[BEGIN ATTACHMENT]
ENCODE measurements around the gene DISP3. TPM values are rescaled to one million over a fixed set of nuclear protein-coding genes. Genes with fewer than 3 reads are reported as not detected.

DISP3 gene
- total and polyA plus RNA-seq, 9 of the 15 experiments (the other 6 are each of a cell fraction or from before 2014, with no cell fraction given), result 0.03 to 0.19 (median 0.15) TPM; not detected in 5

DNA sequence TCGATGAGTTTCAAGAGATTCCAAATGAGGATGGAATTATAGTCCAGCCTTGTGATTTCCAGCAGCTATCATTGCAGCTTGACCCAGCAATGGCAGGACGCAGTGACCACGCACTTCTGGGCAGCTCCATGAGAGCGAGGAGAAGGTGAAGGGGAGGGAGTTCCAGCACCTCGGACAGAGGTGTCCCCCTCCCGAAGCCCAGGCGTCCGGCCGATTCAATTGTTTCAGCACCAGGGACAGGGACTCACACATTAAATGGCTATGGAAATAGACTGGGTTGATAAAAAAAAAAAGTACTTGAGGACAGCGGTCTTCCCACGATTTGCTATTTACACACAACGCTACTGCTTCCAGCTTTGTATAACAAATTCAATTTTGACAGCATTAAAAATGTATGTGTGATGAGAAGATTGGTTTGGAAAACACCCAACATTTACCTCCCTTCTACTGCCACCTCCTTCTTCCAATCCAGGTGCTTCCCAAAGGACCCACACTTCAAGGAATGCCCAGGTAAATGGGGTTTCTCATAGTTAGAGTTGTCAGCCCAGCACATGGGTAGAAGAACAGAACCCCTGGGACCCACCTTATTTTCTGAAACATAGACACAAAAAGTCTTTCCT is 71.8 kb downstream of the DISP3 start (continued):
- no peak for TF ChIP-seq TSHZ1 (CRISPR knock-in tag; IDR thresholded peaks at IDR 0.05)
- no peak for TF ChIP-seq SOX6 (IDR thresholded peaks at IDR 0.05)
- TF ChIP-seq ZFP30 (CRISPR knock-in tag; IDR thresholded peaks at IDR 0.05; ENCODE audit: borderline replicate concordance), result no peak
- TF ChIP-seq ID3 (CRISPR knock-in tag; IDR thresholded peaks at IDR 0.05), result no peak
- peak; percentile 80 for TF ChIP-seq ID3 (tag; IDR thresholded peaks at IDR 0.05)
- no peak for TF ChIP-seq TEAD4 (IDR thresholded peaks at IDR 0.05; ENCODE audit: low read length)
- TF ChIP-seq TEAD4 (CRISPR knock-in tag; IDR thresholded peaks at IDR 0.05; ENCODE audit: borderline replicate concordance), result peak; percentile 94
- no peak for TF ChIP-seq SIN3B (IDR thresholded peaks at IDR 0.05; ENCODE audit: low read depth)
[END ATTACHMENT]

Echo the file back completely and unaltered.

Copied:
ENCODE measurements around the gene DISP3. TPM values are rescaled to one million over a fixed set of nuclear protein-coding genes. Genes with fewer than 3 reads are reported as not detected.

DISP3 gene
- total and polyA plus RNA-seq, 9 of the 15 experiments (the other 6 are each of a cell fraction or from before 2014, with no cell fraction given), result 0.03 to 0.19 (median 0.15) TPM; not detected in 5

DNA sequence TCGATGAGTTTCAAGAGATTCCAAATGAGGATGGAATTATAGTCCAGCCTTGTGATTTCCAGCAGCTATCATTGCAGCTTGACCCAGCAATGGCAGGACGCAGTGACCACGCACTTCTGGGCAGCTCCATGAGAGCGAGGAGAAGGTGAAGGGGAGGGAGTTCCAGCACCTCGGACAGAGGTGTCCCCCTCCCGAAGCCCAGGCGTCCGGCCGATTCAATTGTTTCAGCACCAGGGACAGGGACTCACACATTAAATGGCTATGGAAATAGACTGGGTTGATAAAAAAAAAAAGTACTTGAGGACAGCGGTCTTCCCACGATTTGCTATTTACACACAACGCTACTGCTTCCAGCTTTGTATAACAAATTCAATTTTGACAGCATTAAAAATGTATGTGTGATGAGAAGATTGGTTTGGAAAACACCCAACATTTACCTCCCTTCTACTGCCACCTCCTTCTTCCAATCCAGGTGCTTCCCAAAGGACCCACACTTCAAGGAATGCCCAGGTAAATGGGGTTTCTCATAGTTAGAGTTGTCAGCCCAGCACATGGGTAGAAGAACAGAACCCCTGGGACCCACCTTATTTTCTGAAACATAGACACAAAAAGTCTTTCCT is 71.8 kb downstream of the DISP3 start (continued):
- no peak for TF ChIP-seq TSHZ1 (CRISPR knock-in tag; IDR thresholded peaks at IDR 0.05)
- no peak for TF ChIP-seq SOX6 (IDR thresholded peaks at IDR 0.05)
- TF ChIP-seq ZFP30 (CRISPR knock-in tag; IDR thresholded peaks at IDR 0.05; ENCODE audit: borderline replicate concordance), result no peak
- TF ChIP-seq ID3 (CRISPR knock-in tag; IDR thresholded peaks at IDR 0.05), result no peak
- peak; percentile 80 for TF ChIP-seq ID3 (tag; IDR thresholded peaks at IDR 0.05)
- no peak for TF ChIP-seq TEAD4 (IDR thresholded peaks at IDR 0.05; ENCODE audit: low read length)
- TF ChIP-seq TEAD4 (CRISPR knock-in tag; IDR thresholded peaks at IDR 0.05; ENCODE audit: borderline replicate concordance), result peak; percentile 94
- no peak for TF ChIP-seq SIN3B (IDR thresholded peaks at IDR 0.05; ENCODE audit: low read depth)